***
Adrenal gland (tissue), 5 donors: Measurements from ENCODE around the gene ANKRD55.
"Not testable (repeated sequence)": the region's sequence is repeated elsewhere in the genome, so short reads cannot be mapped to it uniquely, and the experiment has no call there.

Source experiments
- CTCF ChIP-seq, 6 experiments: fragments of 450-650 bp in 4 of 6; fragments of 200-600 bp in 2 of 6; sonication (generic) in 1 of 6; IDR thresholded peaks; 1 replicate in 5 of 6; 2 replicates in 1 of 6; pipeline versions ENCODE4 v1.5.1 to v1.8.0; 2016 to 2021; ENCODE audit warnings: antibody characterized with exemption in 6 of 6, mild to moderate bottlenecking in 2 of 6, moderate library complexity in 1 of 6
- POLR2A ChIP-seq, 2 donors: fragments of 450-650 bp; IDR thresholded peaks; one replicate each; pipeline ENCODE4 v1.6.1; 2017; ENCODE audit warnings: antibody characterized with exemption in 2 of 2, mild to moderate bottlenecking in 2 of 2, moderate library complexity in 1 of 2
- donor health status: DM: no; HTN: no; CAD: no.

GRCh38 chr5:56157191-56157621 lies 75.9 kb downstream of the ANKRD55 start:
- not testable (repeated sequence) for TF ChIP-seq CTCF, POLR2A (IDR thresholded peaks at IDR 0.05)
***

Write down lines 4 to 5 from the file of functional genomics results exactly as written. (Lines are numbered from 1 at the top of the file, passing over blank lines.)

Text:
- CTCF ChIP-seq, 6 experiments: fragments of 450-650 bp in 4 of 6; fragments of 200-600 bp in 2 of 6; sonication (generic) in 1 of 6; IDR thresholded peaks; 1 replicate in 5 of 6; 2 replicates in 1 of 6; pipeline versions ENCODE4 v1.5.1 to v1.8.0; 2016 to 2021; ENCODE audit warnings: antibody characterized with exemption in 6 of 6, mild to moderate bottlenecking in 2 of 6, moderate library complexity in 1 of 6
- POLR2A ChIP-seq, 2 donors: fragments of 450-650 bp; IDR thresholded peaks; one replicate each; pipeline ENCODE4 v1.6.1; 2017; ENCODE audit warnings: antibody characterized with exemption in 2 of 2, mild to moderate bottlenecking in 2 of 2, moderate library complexity in 1 of 2